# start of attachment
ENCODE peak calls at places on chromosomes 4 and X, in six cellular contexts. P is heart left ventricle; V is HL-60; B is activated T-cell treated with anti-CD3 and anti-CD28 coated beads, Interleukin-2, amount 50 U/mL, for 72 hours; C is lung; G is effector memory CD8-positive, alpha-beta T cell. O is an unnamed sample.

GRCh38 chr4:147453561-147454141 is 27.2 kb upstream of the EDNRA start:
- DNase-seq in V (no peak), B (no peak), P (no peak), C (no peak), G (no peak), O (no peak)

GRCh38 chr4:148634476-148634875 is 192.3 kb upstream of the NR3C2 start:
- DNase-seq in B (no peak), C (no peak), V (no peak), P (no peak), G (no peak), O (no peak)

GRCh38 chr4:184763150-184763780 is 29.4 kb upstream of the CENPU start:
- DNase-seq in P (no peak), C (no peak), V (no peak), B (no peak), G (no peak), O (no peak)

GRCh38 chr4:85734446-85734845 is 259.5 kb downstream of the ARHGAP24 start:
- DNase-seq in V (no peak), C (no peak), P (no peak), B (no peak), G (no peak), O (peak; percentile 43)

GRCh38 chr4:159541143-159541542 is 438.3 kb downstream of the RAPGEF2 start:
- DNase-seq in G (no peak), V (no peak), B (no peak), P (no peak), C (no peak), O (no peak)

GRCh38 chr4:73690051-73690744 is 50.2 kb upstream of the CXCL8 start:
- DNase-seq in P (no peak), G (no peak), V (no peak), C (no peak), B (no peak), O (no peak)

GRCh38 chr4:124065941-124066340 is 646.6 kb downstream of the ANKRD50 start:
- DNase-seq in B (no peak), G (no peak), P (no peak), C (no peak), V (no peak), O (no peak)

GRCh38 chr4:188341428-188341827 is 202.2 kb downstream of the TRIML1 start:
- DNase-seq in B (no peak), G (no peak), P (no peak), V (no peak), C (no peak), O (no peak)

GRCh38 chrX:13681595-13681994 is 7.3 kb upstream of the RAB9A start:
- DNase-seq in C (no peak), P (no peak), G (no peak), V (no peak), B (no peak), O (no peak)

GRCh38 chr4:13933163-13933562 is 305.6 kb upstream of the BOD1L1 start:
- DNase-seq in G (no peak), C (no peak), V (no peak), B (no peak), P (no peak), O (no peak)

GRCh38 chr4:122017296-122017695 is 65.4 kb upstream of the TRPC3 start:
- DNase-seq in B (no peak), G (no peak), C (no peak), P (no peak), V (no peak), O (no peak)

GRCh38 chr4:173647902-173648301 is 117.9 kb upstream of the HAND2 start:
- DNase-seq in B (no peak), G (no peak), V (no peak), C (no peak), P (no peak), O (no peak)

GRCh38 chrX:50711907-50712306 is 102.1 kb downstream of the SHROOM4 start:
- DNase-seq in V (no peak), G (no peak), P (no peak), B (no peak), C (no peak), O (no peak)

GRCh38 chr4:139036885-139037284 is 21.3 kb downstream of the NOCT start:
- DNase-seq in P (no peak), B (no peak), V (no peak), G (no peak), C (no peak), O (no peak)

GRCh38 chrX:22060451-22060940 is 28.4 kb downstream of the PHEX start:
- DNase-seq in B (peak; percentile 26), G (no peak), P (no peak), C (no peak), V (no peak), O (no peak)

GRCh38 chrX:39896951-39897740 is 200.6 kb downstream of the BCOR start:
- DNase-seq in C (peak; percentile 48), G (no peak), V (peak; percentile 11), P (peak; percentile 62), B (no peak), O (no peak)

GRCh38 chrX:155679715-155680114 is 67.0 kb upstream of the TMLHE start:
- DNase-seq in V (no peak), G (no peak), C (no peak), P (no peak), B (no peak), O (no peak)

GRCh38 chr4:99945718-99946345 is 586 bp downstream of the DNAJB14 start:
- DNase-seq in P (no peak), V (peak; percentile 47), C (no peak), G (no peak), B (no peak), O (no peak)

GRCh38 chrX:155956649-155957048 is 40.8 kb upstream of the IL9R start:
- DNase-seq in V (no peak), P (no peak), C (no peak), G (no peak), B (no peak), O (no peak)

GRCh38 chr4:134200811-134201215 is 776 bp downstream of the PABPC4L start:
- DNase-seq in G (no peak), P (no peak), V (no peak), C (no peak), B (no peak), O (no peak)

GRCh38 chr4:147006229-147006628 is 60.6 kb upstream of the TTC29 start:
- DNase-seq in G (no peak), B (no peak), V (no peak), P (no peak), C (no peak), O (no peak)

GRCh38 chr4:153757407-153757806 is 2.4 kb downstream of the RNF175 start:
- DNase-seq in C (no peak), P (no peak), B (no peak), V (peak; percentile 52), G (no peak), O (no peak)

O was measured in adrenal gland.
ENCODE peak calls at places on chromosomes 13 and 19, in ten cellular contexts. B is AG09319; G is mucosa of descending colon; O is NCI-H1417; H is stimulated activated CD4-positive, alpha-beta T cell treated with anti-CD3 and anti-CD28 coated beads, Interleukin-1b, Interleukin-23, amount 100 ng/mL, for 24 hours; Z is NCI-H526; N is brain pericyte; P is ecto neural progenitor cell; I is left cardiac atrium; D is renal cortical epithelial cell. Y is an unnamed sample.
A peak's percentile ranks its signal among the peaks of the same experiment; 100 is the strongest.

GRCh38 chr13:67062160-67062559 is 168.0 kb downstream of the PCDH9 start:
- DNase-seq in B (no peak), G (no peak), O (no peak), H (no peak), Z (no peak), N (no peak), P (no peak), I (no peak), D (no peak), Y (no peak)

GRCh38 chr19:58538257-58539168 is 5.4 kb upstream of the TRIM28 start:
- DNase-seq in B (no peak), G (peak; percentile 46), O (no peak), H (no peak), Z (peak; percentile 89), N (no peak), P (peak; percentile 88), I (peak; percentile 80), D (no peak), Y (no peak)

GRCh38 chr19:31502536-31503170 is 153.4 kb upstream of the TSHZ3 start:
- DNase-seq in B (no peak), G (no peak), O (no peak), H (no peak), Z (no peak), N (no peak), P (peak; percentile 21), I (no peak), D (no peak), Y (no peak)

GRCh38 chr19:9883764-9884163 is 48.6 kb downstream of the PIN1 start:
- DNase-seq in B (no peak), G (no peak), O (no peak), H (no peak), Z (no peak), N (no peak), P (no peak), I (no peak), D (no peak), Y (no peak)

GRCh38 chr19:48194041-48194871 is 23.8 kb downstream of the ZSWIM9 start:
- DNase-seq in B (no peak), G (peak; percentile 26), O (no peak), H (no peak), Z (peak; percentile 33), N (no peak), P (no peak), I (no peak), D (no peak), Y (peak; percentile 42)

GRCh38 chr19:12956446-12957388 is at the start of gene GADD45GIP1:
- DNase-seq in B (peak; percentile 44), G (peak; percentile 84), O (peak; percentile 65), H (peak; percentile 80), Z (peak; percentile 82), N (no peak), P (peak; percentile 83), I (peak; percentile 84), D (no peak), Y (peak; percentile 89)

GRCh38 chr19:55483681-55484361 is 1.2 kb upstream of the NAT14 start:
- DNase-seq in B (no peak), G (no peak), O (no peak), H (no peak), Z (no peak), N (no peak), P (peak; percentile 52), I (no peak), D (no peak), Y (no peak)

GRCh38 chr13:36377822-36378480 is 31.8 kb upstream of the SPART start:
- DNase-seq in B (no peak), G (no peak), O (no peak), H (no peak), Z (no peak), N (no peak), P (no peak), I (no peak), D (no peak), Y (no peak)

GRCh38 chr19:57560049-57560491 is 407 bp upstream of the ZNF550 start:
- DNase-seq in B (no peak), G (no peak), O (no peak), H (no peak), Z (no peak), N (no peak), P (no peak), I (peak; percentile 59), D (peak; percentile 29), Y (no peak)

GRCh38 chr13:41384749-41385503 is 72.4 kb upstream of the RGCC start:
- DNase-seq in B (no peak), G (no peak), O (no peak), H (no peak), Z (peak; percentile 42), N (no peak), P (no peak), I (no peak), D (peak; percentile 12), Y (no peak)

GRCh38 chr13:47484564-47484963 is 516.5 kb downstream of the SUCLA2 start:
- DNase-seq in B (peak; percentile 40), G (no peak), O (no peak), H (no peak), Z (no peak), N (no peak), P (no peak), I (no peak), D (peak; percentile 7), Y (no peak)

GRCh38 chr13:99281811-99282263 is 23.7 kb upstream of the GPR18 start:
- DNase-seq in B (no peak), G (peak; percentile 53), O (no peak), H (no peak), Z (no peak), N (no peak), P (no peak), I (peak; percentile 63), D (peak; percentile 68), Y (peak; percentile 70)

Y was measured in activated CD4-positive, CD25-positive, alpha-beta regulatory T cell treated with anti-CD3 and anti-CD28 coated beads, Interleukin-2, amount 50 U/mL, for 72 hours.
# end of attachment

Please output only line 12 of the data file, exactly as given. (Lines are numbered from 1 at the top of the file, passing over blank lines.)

GRCh38 chr4:73690051-73690744 is 50.2 kb upstream of the CXCL8 start: